The idea that there is an overpopulation of dogs is controversial. There are actually people, whom I respect, who say there isn’t an overpopulation of dogs. They say that if we could just find the right marketing techniques and educate the public better, all the shelter dogs would find a home.
Perhaps, that is true.
I am extremely passionate about two areas of animal welfare: puppy-mills and municipal shelters. Having spent a lot of time studying them and immersed in their horrors, I, personally, believe that there is an overpopulation problem. I think that if we stopped the mass breeding of dogs COMPLETELY, ALL of the dogs in city shelters WOULD be adopted.
I believe we need to limit people’s choices of dogs. I realize that sounds unAmerican. Like I am taking away a civil liberty, but the masses have demonstrated that they don’t know any better. People continue to pass up the matted, scared Shih Tzu in the shelter for $80 and go purchase the same exact dog in a pet store for $1200. They overlook the yellow lab bouncing in it’s shelter run for $65 and buy one from a breeder for $800, only to realize a few months later that their dog is now bouncing in it’s run at home. They don’t even consider a mixed breed at the shelter only to go on-line and buy a “Shi-poo” for $1500.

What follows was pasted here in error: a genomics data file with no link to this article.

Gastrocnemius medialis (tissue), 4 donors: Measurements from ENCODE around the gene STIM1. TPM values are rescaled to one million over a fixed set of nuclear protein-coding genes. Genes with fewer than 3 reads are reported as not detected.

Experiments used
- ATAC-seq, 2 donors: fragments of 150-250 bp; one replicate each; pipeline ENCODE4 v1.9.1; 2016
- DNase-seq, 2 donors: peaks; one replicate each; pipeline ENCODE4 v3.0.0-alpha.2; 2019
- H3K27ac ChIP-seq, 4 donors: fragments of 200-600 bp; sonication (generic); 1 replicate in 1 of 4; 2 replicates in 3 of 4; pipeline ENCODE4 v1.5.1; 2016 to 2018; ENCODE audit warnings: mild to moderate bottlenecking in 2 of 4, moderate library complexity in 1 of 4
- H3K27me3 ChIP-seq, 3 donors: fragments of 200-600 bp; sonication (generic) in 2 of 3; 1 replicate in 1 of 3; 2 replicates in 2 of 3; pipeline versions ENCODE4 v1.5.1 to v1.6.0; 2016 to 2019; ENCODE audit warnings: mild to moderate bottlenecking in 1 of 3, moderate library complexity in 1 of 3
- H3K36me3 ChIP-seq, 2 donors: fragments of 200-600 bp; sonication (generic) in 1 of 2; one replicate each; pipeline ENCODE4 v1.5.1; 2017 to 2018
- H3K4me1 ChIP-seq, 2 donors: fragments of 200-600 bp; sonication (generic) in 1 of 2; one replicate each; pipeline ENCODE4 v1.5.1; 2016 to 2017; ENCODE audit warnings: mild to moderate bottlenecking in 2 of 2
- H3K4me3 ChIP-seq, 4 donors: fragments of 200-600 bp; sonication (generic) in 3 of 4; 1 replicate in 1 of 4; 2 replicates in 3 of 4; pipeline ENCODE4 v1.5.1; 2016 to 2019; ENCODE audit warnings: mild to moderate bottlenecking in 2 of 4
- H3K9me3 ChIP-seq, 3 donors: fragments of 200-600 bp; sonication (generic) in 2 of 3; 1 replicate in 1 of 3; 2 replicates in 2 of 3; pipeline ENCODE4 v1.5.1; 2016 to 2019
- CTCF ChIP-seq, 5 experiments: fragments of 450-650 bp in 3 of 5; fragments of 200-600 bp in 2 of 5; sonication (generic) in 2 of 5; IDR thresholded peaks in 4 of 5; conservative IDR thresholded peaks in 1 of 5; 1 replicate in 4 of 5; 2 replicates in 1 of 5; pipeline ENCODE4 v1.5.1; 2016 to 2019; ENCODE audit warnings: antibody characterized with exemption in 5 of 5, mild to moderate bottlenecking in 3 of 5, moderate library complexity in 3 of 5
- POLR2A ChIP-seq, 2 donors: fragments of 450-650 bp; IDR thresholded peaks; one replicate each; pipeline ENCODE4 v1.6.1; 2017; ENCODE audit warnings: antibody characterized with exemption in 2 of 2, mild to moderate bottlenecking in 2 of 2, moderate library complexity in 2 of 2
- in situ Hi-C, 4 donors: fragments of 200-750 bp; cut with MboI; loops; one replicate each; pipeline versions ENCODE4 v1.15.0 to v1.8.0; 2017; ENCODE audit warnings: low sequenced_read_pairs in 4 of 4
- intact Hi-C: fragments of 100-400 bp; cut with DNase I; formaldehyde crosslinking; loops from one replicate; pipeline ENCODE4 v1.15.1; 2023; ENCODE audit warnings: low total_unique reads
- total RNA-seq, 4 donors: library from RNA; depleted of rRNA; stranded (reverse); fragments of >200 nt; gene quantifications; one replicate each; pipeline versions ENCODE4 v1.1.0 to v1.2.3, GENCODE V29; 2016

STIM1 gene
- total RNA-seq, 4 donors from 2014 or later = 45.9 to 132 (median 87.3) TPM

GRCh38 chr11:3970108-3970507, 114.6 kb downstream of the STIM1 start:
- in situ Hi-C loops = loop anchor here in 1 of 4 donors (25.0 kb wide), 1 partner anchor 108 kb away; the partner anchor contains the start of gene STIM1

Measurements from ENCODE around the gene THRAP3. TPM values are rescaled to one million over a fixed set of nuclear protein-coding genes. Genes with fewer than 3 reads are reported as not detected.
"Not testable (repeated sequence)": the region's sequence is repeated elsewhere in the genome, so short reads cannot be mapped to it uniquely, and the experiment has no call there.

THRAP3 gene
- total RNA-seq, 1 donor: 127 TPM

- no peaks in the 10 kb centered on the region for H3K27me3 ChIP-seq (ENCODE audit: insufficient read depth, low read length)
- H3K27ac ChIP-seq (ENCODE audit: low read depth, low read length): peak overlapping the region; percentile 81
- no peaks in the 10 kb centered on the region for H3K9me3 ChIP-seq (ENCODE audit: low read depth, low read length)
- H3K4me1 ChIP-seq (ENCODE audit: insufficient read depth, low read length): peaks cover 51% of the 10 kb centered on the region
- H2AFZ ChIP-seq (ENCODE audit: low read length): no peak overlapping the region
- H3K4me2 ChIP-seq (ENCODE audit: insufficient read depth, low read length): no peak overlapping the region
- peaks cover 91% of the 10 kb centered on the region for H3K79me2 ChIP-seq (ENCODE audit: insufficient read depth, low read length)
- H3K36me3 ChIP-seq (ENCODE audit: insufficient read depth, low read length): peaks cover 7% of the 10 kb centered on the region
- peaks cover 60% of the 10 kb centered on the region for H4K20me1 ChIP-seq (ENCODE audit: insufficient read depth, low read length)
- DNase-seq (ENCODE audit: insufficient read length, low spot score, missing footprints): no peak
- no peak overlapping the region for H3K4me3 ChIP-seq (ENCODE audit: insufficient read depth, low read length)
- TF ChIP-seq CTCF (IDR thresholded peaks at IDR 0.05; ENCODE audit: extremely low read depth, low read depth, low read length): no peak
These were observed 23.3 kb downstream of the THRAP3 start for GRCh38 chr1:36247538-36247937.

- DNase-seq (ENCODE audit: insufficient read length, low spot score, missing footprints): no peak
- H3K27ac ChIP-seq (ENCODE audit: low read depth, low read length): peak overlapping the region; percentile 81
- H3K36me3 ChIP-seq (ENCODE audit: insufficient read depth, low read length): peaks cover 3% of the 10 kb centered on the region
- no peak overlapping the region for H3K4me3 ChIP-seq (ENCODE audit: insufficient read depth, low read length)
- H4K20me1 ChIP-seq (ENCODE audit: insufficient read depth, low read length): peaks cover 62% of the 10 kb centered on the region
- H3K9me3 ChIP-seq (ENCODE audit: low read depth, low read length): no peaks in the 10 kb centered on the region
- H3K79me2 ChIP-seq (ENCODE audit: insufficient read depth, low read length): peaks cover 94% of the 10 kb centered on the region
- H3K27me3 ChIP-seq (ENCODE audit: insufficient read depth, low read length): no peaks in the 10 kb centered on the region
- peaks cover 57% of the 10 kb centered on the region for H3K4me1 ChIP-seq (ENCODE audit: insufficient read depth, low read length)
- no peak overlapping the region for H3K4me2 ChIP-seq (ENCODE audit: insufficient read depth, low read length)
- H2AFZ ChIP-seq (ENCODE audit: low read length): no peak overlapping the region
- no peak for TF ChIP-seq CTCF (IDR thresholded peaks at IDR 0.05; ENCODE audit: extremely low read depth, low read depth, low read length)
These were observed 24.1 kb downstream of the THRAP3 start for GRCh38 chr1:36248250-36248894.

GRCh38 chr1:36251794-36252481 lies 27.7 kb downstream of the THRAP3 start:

I also believe that if we limited the number of dogs bred in our country, the Pitbulls and Pit mixes would stand a better chance of adoption. If people had less to choose from, Pits would become more appealing. And, if we spent less time dealing with an overpopulation of dogs, we could spend more time working on educating people on the breed. Pitbulls have to be the most misunderstood breed of the century.
The truth is, if I were President, there would be a moratorium on breeding.
The 3 dogs pictured above are my dogs. The tan dog, Jack, was saved by my rescue. He was going to be euthanized at the city shelter because he had been hit by a car and no one wanted him. The Shih Tzu and the Chinese Crested I bought at an Amish dog auction. No one wanted them. They spent their lives in boxes. No one even knew they existed.
Yesterday, I posted their post-grooming pictures on Facebook. Lots of people commented on what beautiful dogs they were. How cute they were. How lucky I was.
My dogs are all throw-away dogs. Yet, now that they are living in a loving home and getting proper care, people think they are “special” that they are “worthy.”
My dogs are the very dogs people pass over at the shelter, yet go on-line or to pet stores to buy. Dogs like mine come by the thousands to city shelters across the states. Dogs like mine are killed every day, simply because there aren’t enough homes to place them in.
Maybe it is about education and marketing, but the reality continues to stare me in the face. There are too many dogs for people to choose from and that means there are way too many good dogs being killed in shelters. Let’s stop the breeding until ALL dogs have a home.